Permanent Way

New siding at Beeston Castle Station

A new siding has now been added to the passing loop at Beeston Castle. The old siding at Beeston has always been rather short - accommodating no more than three wagons. The new siding should be able to hold up to seven wagons. I am trying to decide whether to add a lineside industry to the siding - either a brewery or a dairy.

Rolling Stock

 Anglicisation of a US style box car

These days, I don't often add more rolling stock to the roster as my railway has more or less reached its capacity. However, I have had an LGB US style box car sitting on my shelves for a couple of years and, after using it as a test-base for the development of my LGB replacement couplings (see below), I decided it was about time I resolved its ignominy and let it enter service.

Before .........

..... and after.

For more information about the conversion see How I anglicised an LGB box car

IP Engineering Albert loco

Since my last Progress Report, I have completed this little loco, by adding some detail and giving her (or him?) a paint-job.

For more information about this build see - How I constructed an IP Engineering Albert loco from a kit


 As mentioned in my previous Progress Report, I am in the process of replacing all the large (and to my mind ugly) plastic LGB hook and loop couplings on my rolling stock with smaller alternatives. I have decided to retain the hook and loop style of coupling as I want something with is simple, reliable, cheap and compatible with LGB couplings. I couldn't afford to replace the couplings on all 75+ items of rolling stock with realistic models of couplings and so opted for a much cheaper alternative, which is compatible with LGB couplings to enable me to replace them over time rather than all at once.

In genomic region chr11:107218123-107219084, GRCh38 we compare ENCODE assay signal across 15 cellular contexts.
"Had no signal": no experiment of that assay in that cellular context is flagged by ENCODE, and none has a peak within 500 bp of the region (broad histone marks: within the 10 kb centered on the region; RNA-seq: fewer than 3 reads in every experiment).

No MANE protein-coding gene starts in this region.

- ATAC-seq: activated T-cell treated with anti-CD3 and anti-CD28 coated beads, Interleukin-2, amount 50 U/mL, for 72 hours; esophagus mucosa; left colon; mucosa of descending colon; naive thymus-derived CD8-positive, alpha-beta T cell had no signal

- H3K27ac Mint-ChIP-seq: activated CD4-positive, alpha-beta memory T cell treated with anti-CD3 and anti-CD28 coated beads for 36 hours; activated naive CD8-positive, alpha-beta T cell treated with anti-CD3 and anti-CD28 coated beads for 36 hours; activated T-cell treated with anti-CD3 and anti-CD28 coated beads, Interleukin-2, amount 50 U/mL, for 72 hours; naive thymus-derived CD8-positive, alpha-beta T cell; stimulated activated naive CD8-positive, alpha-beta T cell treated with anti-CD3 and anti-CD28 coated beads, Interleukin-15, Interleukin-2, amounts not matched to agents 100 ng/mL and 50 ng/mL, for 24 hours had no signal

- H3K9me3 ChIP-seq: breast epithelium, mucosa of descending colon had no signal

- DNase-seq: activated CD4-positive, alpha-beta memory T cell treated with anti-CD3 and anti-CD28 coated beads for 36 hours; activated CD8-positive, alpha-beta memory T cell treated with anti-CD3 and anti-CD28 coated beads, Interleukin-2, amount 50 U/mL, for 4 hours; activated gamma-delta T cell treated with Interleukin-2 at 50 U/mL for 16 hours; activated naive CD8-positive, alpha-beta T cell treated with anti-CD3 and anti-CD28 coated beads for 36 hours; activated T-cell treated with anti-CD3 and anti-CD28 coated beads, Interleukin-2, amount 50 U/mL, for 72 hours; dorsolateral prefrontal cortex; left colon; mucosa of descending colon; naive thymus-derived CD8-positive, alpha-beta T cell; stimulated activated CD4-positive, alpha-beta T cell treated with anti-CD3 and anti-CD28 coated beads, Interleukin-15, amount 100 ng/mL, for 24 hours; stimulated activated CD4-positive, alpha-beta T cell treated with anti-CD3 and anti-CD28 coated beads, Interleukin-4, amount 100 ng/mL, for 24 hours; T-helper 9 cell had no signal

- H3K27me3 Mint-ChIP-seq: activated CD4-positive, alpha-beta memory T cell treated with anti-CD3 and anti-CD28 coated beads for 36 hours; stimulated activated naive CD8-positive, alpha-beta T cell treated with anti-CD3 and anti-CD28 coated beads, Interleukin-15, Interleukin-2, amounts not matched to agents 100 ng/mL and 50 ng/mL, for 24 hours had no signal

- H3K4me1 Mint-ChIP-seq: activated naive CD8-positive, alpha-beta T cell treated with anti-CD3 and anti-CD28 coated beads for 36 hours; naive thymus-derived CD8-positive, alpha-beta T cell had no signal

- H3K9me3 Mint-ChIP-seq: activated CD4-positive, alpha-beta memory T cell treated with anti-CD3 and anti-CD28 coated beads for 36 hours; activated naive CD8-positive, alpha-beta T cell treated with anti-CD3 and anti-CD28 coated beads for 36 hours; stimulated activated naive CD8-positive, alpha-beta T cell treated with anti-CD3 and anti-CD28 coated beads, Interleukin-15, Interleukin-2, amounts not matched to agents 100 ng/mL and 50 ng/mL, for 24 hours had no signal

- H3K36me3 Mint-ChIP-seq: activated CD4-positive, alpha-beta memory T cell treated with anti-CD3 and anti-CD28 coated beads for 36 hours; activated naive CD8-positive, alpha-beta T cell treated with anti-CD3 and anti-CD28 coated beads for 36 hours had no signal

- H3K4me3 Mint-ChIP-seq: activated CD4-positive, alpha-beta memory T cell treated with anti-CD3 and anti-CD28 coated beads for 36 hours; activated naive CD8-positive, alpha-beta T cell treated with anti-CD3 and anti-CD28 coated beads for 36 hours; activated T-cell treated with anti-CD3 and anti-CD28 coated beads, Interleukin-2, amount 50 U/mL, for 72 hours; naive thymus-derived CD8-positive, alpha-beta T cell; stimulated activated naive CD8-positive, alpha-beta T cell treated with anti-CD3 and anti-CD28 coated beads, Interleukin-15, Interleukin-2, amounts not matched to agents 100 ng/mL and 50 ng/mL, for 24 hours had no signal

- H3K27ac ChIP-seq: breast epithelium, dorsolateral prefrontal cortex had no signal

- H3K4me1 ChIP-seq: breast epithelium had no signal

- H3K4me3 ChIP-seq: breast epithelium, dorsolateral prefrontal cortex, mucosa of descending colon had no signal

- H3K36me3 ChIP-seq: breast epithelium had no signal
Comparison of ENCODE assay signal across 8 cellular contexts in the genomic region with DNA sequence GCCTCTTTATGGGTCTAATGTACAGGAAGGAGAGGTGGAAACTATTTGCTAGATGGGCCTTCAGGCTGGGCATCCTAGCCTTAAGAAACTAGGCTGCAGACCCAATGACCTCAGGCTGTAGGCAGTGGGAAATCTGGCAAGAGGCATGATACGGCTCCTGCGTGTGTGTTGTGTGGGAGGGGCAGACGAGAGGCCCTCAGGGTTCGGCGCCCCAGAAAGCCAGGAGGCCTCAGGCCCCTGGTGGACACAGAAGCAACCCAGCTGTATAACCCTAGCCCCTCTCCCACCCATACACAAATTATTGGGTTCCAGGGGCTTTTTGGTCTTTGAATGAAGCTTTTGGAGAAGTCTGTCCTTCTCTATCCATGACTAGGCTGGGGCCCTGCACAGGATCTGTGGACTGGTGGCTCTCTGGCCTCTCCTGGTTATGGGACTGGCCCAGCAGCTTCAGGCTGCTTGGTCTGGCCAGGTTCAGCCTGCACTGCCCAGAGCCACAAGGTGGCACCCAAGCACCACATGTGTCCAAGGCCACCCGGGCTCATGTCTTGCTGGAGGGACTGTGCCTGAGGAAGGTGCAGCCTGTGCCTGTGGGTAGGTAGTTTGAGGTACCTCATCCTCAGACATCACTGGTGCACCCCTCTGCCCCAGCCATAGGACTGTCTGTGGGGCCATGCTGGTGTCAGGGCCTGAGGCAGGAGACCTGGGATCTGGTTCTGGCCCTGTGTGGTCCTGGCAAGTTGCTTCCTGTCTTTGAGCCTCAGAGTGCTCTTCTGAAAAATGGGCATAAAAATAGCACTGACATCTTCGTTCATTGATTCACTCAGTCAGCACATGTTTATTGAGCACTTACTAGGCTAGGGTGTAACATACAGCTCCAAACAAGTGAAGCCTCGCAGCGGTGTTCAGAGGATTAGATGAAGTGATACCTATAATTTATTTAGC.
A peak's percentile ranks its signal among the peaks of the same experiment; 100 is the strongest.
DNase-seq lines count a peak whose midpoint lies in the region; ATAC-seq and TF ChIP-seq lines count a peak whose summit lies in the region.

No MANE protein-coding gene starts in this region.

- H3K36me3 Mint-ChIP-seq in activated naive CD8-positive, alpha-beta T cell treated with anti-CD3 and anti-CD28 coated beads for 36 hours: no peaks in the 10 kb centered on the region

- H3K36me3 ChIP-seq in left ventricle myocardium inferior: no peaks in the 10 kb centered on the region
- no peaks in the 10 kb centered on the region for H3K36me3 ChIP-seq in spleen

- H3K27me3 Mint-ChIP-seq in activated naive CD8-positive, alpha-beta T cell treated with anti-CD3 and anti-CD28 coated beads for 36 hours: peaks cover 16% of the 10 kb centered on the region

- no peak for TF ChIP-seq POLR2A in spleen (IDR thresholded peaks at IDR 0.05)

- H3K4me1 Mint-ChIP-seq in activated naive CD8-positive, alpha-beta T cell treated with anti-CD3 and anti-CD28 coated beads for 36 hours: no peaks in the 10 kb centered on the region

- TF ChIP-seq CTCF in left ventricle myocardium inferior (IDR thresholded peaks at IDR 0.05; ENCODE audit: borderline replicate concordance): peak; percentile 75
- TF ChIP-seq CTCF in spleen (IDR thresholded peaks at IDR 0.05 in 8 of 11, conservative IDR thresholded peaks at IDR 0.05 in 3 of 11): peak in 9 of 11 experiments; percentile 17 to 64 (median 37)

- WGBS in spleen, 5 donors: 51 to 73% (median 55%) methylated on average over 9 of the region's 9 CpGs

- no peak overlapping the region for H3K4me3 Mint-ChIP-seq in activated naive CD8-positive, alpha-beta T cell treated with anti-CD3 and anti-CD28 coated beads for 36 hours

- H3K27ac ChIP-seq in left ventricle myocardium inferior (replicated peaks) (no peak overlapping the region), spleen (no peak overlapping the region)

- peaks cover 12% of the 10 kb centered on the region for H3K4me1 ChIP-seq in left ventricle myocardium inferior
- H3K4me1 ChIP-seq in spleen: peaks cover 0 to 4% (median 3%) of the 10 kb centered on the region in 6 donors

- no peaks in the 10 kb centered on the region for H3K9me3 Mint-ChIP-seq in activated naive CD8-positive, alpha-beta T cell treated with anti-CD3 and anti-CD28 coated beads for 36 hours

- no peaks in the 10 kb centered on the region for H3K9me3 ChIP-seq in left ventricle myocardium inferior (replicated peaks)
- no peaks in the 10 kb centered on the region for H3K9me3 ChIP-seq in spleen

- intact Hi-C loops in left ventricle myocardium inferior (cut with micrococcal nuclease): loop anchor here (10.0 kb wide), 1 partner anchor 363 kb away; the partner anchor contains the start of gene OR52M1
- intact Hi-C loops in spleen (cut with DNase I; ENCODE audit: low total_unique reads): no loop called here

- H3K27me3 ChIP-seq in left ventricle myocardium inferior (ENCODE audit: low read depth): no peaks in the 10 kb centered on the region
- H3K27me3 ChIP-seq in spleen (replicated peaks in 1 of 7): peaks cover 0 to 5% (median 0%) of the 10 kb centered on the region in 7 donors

I am now about 2/3 of the way through converting the rolling stock and have had a couple of operating sessions using a mix of couplings. There are a few teething problems, particularly when linking the new couplings to LGB couplings, but overall I am pleased with the way in which the new couplings are faring. For more information see How I constructed my own LGB style hook and loop couplings - pending


Camouflage netting

The range of photos and videos I have been able to shoot on the railway has been restricted in the past because I have considered the house, garage, sheds and fencing to have been unsuitable backdrops. I did experiment with using blue screen superimposition to hide backgrounds, but was never really convinced by the result (see Progress Report 73). A fellow modeller suggested using camouflage netting to disguise unwanted backgrounds. I duly invested in some and am so far quite pleased with the results.


 ..... After

The netting seems to be more effective if it is a fair distance from the camera and/or is viewed through foliage in the middle distance.

Less effective .......

...... more effective

Operating sessions

As indicated above, I have had a couple of full operating sessions since the last Progress Report to, among other things give the now couplings some rigorous testing.

For this session, I used my two ex Southwold locos to handle the bulk of the traffic

And this one employed principally my Bagnall 0-4-2T and ex Davington Manning Wardle 0-6-0T. In this video the mix of new and old couplings is clearly visible from 1:50 to 2:10.